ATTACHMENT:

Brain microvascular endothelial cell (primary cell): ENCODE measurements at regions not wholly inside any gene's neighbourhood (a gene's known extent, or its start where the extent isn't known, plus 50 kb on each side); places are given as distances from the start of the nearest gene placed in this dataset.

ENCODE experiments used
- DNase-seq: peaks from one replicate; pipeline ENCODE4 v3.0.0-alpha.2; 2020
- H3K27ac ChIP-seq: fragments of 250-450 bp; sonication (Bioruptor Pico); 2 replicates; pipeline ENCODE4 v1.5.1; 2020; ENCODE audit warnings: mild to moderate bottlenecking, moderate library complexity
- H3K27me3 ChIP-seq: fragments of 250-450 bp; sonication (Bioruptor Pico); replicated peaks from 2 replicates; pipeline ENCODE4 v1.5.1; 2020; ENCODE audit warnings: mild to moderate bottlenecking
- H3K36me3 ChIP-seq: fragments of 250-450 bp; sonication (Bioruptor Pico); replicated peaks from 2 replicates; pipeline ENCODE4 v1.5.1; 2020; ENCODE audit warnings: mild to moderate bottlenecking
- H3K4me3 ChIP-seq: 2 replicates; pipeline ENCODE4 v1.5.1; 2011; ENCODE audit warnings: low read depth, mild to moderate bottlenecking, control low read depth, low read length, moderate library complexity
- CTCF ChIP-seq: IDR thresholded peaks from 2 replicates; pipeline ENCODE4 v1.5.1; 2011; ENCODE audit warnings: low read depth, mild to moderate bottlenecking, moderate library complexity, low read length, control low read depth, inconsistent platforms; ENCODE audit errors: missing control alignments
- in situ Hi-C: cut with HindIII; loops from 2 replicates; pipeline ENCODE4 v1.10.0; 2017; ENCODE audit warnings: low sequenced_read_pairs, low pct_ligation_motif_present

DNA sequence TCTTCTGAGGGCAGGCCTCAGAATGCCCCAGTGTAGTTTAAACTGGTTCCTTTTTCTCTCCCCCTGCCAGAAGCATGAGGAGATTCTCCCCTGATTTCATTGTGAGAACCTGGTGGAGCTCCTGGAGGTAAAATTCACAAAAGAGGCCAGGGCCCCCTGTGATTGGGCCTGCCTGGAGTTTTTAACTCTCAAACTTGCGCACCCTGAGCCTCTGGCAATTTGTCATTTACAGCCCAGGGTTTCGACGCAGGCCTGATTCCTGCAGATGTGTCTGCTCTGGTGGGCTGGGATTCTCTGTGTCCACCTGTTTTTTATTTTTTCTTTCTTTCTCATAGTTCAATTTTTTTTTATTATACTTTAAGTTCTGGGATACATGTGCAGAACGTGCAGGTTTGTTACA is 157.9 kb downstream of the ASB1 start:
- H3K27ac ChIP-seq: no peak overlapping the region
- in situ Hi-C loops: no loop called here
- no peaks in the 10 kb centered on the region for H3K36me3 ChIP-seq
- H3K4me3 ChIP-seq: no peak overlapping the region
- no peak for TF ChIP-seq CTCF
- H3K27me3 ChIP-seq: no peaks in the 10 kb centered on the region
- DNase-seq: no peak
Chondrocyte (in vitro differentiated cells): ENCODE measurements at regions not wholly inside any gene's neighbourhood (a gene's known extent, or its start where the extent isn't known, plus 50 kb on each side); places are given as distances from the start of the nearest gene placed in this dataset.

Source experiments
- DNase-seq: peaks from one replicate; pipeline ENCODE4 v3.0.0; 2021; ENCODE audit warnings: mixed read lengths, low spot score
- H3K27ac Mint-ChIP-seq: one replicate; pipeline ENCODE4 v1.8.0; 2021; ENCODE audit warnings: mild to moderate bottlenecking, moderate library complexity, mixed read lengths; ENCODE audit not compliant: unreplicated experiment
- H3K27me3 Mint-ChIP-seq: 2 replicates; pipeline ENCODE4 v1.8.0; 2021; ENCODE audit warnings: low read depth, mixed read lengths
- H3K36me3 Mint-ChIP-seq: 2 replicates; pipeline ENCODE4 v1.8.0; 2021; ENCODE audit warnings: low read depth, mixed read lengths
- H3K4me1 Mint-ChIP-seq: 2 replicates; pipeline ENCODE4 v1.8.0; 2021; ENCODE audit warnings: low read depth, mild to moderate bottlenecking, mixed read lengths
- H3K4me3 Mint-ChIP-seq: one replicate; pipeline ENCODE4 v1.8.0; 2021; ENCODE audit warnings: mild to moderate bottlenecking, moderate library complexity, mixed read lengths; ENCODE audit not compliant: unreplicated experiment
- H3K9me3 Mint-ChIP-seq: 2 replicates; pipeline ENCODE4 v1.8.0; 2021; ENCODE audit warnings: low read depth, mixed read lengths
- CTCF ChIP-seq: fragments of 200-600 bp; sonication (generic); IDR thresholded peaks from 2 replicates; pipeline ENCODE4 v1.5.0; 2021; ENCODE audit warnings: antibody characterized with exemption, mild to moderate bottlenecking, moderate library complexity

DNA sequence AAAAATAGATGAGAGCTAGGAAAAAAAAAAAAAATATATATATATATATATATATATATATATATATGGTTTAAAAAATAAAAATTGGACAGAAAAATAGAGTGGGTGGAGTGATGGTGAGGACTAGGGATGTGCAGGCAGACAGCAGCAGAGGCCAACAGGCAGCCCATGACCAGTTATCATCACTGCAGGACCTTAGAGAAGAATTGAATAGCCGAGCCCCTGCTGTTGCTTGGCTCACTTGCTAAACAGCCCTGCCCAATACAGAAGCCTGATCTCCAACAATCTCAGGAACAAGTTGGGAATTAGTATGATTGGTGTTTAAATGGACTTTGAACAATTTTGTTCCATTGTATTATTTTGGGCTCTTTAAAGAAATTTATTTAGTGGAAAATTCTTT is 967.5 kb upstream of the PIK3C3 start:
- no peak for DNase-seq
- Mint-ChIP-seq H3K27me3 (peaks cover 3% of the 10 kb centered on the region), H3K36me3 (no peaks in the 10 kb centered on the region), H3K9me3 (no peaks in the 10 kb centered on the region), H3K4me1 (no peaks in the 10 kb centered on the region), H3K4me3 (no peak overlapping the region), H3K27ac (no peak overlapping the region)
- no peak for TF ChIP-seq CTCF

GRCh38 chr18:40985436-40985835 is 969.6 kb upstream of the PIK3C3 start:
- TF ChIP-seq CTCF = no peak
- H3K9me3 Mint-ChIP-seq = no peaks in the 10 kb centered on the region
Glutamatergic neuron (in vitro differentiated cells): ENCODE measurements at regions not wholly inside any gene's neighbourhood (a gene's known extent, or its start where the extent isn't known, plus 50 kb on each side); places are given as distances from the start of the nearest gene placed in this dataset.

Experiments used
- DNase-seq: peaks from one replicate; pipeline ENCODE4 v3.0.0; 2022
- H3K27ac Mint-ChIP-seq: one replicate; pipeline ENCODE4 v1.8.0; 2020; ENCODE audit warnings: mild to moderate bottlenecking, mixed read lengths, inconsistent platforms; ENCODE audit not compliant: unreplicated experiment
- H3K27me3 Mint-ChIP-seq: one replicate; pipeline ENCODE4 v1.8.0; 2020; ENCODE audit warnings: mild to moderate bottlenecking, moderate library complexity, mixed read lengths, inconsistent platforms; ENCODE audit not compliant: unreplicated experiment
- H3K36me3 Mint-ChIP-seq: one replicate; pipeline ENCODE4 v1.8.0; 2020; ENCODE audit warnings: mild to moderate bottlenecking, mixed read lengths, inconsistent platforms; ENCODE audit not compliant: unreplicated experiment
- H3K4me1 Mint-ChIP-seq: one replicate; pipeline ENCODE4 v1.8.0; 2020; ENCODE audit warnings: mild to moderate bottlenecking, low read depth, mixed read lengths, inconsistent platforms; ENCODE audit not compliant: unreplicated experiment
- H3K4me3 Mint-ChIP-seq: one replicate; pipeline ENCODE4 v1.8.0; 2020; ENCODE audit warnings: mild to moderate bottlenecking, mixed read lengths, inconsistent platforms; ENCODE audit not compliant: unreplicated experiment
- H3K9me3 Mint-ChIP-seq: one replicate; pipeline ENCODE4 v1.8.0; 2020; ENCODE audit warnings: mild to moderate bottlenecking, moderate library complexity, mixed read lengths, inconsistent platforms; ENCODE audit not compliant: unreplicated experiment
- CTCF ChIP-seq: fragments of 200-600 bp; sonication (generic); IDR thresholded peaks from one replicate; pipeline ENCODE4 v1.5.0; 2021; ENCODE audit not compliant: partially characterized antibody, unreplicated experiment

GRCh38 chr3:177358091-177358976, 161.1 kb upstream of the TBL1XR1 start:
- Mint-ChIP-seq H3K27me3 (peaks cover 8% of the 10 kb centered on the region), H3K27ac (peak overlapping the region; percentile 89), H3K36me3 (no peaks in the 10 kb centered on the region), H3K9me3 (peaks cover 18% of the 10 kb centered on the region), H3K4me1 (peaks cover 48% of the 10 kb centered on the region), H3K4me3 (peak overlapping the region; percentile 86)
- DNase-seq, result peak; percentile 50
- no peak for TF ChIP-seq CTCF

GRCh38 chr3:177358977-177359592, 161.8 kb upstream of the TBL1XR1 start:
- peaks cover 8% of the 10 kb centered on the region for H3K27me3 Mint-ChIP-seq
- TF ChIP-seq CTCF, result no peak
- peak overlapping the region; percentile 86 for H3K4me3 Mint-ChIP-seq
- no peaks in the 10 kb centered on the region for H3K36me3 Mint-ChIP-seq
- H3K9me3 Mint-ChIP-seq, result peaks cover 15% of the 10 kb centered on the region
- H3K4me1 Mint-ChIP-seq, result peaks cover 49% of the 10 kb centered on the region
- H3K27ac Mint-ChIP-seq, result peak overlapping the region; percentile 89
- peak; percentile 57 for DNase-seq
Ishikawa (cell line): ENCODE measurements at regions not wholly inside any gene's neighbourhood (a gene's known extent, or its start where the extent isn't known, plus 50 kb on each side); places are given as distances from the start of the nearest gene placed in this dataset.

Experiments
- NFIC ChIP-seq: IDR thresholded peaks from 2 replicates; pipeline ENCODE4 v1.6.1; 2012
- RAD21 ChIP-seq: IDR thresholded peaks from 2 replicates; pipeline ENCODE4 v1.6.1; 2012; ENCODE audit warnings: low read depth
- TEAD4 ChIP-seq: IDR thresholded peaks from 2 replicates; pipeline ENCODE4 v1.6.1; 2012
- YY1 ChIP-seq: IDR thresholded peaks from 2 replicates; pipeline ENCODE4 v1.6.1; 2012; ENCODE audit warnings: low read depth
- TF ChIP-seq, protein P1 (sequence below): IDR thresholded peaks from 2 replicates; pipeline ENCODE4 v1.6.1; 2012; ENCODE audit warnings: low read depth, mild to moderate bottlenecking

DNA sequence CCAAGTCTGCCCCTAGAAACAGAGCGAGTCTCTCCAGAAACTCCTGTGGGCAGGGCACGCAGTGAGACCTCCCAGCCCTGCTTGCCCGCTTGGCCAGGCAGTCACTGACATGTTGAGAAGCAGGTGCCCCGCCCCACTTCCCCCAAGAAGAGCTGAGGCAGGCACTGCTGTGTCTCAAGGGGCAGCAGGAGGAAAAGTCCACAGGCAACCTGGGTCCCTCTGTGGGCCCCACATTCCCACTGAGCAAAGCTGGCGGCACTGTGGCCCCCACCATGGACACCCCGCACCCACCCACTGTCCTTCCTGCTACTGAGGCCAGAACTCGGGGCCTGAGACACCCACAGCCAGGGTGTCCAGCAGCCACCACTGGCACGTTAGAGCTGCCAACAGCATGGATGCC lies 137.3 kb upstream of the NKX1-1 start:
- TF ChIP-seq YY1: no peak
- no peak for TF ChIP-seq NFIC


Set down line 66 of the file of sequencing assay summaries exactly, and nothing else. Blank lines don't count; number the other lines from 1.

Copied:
- TF ChIP-seq YY1: no peak